Cities accounted for a majority of the county’s annual population growth in 2017-18 and 2019-2020, according to Snohomish County’s principal demographer, Stephen Toy.

This year, population growth in unincorporated urban areas exceeded previously established targets 15 years ahead of schedule, Toy’s data show.

“One of the biggest failures that can come from this process is unrealistic planning,” Pattison said. “We’ve seen it before, and I’m concerned we’ll see it again.”

As the next version of the Comprehensive Plan begins to take shape, tensions could also flare between environmental advocates seeking to preserve land and developers looking for more open parcels.

In 2015, a council majority handed a victory to the home-building industry over conservationists and farmers by reducing the scope of a program intended to preserve agricultural land and forests.

Also in question is whether the county will consider an eastward expansion of its Southwest Urban Growth Area, which now includes the outskirts of Mill Creek and Bothell. No change has been formally proposed, but a 2019 county study explored the ramifications of moving the border east to Broadway Avenue, north to Cathcart and south to the county line.

Residents who wish to request amendments to the Comprehensive Plan will have to meet the October deadline without three key sets of information that will shape the process.

The county’s Buildable Lands Report, which evaluates the capacity for new development across the county, won’t be finalized until mid-2021. The council also will not adopt updated planning policies and population growth targets until next year.

A view of the divide between subdivisions and rural properties along 43rd Avenue. (Olivia Vanni / The Herald)

A view of the divide between subdivisions and rural properties along 43rd Avenue. (Olivia Vanni / The Herald)

But applicants will have the chance to modify their proposals as some of that new information becomes available, county planning officials say.

Once an application is submitted, it will first be vetted by county Planning and Development Services staff, who will make a recommendation on whether or not the council should advance the proposal.

Next year, the council will hold public hearings on the applications and decide whether each proposal should be referred for further study.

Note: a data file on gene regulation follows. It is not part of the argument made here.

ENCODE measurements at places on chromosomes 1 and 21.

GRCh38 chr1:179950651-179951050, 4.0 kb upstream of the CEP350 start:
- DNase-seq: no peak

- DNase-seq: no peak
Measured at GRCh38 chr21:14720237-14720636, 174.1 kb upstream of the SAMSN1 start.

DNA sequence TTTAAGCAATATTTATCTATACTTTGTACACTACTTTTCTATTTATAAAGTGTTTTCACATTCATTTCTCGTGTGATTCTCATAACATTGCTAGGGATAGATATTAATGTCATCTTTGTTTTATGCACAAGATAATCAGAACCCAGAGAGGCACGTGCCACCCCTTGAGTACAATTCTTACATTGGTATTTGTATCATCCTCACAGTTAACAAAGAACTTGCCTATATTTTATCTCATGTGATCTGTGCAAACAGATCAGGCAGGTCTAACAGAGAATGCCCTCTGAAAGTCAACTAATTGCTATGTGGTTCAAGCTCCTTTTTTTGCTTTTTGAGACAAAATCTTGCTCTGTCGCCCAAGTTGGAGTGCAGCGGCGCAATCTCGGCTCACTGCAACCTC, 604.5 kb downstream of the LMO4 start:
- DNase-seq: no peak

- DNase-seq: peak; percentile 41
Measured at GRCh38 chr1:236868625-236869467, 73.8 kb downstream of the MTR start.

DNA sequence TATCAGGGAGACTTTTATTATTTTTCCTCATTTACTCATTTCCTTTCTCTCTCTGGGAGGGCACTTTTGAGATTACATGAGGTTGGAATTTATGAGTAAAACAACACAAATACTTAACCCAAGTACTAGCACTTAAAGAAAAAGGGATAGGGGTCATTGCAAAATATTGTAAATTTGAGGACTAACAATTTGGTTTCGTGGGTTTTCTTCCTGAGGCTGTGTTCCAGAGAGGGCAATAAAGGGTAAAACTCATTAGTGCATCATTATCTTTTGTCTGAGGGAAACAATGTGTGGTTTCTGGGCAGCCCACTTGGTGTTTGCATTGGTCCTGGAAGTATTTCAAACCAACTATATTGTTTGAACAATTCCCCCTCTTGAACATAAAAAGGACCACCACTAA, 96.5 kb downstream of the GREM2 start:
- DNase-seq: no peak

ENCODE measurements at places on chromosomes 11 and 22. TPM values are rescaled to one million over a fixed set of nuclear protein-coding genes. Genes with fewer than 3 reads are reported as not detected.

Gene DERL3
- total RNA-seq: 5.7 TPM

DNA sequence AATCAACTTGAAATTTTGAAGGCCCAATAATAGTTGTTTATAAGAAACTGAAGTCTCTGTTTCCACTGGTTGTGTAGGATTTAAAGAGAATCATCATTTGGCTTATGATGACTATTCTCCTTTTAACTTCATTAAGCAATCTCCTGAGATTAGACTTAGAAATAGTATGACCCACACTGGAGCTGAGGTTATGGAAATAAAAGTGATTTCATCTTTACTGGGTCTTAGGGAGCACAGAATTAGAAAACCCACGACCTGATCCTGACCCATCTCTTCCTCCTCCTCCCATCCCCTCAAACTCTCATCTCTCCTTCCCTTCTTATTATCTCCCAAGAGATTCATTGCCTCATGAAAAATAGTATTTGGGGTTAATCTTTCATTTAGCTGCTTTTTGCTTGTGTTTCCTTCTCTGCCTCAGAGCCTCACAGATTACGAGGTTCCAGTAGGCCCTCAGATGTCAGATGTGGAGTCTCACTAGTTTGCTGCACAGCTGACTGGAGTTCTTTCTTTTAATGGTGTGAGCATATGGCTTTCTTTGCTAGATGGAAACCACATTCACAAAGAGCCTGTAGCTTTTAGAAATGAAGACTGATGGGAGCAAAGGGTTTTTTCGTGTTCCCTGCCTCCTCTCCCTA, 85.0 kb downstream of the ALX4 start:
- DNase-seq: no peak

Proposals that pass the council’s muster initially are then evaluated for potential traffic and environmental impacts before they return to the council for final consideration in 2024.

The complex process is fraught with “bureaucratic inertia” and difficult to navigate for the average citizen, Austin said.

In 2018, the council shot down a proposal to rezone his lots and others along 43rd Avenue — in part because of the constraints of state growth laws and county policies. To expand urban zoning in one area, a corresponding contraction is required somewhere else.

So the residents suggested swapping zoning between their rural properties and urban land on the fringes of Everett and Granite Falls.

But a council majority feared the trade would pit residents against one another, because owners of the down-zoned land would lose the chance to profit from selling their properties to developers.

Now, Austin is working on another alternative.

His neighbors have grown tired of fighting for the zoning change, he said.

Wooden stakes with neon flags line the edge of his yard along 43rd Avenue.

The markers, recently placed by surveyors, will guide the future expansion of the roadway into an arterial that connects Maltby Road and 180th Street SE.

The project is slated for construction in 2022 and 2023, according to the county.

“It’s for the benefit of everybody else,” Austin said, “not for us.”

Rachel Riley: 425-339-3465; Twitter: @rachel_m_riley.

For more information on how to apply for an amendment to Snohomish County’s Comprehensive Plan, visit Submittals are due Oct. 30.